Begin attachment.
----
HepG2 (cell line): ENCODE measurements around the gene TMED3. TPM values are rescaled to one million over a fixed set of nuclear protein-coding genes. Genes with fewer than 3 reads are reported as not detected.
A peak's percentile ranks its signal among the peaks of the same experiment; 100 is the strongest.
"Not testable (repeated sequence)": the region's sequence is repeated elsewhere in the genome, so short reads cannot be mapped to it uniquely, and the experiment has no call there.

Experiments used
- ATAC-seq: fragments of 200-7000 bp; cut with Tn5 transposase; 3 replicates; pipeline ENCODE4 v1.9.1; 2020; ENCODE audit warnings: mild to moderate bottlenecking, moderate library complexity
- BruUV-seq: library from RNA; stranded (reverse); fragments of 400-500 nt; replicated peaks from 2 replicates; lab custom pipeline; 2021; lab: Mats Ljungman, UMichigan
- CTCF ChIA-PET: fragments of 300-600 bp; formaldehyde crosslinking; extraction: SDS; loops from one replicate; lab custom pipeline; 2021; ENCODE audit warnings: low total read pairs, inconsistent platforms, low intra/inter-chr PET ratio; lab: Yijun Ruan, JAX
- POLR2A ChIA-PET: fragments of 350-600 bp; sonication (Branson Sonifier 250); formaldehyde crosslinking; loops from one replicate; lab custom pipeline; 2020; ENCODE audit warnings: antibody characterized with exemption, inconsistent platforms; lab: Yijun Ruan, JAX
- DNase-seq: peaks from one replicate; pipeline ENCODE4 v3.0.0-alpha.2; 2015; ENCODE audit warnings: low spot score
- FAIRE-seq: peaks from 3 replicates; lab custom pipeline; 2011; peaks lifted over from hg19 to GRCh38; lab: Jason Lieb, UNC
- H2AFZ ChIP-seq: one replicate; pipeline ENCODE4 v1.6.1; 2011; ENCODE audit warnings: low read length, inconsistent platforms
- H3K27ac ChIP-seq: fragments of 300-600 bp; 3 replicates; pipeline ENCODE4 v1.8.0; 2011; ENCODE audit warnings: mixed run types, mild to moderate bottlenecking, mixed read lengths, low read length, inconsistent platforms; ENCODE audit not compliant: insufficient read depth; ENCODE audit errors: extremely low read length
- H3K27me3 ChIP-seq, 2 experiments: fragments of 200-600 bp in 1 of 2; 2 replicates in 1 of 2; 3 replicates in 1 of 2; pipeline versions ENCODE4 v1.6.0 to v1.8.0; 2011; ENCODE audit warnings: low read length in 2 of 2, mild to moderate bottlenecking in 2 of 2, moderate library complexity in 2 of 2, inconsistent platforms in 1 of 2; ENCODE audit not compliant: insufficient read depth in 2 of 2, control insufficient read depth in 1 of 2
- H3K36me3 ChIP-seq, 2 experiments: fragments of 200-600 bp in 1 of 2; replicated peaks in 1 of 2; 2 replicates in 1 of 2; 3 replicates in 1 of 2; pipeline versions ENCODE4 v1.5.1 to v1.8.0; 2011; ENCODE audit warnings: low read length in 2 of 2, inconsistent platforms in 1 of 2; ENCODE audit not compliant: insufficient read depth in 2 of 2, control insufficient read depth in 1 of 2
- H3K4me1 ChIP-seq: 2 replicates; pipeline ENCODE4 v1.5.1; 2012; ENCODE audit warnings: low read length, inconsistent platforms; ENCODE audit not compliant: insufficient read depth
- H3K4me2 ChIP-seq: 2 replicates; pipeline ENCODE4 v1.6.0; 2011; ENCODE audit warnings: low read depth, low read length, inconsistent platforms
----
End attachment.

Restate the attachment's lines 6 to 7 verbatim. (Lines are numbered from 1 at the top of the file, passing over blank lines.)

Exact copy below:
- BruUV-seq: library from RNA; stranded (reverse); fragments of 400-500 nt; replicated peaks from 2 replicates; lab custom pipeline; 2021; lab: Mats Ljungman, UMichigan
- CTCF ChIA-PET: fragments of 300-600 bp; formaldehyde crosslinking; extraction: SDS; loops from one replicate; lab custom pipeline; 2021; ENCODE audit warnings: low total read pairs, inconsistent platforms, low intra/inter-chr PET ratio; lab: Yijun Ruan, JAX